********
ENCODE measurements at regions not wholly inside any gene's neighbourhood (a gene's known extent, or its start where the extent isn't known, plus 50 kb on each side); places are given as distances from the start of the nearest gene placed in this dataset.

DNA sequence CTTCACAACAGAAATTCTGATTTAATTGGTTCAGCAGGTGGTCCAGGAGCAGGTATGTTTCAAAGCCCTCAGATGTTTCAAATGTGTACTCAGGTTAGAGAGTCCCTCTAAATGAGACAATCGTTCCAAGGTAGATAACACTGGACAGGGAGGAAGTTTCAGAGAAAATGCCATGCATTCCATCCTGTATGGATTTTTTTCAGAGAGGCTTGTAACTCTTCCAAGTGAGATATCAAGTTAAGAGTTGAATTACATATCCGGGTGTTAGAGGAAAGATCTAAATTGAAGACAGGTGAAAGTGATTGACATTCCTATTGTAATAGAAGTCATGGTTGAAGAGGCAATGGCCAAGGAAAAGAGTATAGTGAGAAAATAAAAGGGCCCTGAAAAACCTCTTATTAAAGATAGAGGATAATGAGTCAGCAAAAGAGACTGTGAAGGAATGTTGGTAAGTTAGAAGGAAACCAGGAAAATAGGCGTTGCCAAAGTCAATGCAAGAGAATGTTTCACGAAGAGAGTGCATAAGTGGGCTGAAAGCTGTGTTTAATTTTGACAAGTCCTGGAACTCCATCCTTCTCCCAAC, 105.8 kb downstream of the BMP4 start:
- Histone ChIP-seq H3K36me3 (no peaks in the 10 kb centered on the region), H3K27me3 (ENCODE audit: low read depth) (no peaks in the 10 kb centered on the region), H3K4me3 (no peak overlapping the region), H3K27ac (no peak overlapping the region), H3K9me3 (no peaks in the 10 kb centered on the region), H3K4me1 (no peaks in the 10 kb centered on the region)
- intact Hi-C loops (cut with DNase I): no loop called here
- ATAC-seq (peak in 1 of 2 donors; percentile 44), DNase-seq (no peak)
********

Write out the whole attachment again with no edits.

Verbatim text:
ENCODE measurements at regions not wholly inside any gene's neighbourhood (a gene's known extent, or its start where the extent isn't known, plus 50 kb on each side); places are given as distances from the start of the nearest gene placed in this dataset.

DNA sequence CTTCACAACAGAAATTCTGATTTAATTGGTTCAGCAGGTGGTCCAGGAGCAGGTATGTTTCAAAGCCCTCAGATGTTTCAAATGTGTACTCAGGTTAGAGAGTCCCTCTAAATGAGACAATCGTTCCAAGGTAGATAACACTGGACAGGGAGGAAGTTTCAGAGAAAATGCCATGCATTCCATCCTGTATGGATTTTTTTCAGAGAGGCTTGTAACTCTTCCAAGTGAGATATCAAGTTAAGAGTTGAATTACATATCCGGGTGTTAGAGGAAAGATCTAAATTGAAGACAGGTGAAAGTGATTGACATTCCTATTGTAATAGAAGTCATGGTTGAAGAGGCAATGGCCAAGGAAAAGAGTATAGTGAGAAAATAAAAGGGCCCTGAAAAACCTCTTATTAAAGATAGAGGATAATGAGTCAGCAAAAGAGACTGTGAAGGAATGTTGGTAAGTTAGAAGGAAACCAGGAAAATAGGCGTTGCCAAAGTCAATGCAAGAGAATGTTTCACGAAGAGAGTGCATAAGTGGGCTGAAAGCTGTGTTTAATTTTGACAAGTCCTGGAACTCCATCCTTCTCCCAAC, 105.8 kb downstream of the BMP4 start:
- Histone ChIP-seq H3K36me3 (no peaks in the 10 kb centered on the region), H3K27me3 (ENCODE audit: low read depth) (no peaks in the 10 kb centered on the region), H3K4me3 (no peak overlapping the region), H3K27ac (no peak overlapping the region), H3K9me3 (no peaks in the 10 kb centered on the region), H3K4me1 (no peaks in the 10 kb centered on the region)
- intact Hi-C loops (cut with DNase I): no loop called here
- ATAC-seq (peak in 1 of 2 donors; percentile 44), DNase-seq (no peak)